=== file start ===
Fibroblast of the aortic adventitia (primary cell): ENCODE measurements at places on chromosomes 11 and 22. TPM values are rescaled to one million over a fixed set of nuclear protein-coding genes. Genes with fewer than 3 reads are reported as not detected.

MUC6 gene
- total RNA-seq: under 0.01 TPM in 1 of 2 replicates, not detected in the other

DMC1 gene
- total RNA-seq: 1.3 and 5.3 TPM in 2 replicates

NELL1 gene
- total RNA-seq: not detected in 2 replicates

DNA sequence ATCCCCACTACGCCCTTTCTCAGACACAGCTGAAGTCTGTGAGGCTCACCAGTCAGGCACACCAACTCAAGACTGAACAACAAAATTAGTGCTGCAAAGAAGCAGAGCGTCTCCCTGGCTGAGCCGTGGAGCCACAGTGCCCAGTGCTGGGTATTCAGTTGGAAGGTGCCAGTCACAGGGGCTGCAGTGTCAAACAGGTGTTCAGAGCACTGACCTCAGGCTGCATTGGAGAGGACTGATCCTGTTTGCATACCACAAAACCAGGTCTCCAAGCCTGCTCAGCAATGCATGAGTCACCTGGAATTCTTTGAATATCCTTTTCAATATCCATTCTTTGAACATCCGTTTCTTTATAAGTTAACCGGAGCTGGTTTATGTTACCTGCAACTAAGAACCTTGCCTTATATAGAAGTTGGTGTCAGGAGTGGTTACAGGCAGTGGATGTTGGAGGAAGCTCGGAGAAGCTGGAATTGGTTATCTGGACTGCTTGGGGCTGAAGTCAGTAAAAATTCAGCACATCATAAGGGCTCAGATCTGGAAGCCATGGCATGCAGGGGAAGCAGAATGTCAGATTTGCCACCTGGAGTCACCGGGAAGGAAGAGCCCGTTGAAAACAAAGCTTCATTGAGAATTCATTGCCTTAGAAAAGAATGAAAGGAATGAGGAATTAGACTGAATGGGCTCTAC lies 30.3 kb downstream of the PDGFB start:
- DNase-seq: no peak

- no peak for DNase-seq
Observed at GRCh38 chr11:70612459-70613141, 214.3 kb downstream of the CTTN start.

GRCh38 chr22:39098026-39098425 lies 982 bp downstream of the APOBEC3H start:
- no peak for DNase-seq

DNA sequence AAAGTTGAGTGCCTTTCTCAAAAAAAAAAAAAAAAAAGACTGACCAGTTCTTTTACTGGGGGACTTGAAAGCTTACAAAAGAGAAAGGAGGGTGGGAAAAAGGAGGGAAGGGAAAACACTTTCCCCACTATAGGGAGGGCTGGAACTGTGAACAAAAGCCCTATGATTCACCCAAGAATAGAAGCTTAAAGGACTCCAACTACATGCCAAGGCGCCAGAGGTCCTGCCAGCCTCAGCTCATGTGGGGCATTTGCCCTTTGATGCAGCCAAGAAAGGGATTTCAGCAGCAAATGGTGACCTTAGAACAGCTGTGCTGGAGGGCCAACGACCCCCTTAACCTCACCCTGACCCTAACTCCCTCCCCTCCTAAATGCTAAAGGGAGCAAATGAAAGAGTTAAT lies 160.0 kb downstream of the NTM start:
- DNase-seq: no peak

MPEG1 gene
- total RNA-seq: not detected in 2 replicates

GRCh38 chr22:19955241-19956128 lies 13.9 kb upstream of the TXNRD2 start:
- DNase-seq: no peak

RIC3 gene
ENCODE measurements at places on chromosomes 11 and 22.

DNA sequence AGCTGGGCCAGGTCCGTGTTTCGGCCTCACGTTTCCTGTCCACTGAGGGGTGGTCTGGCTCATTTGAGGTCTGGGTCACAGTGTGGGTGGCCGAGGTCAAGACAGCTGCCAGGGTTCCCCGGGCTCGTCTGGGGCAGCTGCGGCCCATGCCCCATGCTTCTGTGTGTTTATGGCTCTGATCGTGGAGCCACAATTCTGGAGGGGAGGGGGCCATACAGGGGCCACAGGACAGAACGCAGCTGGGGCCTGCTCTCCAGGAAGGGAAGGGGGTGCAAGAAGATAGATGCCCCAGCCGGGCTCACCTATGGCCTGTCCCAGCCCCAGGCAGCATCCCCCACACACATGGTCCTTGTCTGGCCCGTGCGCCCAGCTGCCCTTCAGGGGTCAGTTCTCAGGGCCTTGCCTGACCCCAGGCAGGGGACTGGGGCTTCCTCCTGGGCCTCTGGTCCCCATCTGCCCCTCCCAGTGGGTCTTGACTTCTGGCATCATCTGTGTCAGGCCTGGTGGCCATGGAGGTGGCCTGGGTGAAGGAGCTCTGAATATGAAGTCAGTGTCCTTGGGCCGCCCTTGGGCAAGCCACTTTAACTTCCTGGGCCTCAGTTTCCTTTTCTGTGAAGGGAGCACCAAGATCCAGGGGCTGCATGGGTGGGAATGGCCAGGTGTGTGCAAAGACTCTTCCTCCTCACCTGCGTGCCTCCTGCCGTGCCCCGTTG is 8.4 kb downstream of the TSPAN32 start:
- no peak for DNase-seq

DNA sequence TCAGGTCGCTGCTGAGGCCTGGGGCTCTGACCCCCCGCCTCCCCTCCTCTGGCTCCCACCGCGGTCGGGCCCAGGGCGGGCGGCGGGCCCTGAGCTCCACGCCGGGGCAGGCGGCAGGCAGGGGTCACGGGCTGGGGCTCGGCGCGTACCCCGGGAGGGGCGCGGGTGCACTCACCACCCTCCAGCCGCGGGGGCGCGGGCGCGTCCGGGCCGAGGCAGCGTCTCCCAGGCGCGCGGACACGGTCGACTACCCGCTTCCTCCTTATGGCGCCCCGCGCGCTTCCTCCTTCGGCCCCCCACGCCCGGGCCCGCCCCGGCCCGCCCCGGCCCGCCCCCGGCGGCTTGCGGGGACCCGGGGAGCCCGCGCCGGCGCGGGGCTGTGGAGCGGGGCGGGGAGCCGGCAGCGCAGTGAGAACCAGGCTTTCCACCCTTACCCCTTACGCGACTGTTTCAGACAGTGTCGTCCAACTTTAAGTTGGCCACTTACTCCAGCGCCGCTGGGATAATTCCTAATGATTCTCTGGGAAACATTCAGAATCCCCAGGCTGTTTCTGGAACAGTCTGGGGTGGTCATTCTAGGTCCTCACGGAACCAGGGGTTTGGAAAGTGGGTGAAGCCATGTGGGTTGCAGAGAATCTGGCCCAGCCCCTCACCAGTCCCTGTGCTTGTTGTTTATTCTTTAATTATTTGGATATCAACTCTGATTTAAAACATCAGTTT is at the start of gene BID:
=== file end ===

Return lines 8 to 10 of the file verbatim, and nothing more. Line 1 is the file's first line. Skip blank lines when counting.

DNA sequence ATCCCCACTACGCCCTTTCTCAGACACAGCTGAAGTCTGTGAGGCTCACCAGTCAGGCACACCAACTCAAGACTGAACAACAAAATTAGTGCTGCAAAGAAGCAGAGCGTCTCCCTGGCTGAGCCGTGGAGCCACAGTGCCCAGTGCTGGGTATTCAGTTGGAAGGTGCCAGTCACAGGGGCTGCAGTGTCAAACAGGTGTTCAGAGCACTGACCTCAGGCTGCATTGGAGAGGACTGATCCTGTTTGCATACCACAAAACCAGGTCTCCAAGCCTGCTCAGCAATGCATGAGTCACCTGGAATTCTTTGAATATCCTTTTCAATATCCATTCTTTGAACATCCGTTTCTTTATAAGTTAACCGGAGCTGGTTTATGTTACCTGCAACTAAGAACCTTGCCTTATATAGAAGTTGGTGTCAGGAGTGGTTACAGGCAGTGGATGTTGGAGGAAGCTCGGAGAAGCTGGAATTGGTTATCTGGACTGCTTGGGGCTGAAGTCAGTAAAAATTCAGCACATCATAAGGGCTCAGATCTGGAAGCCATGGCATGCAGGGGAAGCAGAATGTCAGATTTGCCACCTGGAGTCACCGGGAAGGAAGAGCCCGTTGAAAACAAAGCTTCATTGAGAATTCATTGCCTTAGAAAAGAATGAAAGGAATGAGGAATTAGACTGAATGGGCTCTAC lies 30.3 kb downstream of the PDGFB start:
- DNase-seq: no peak

- no peak for DNase-seq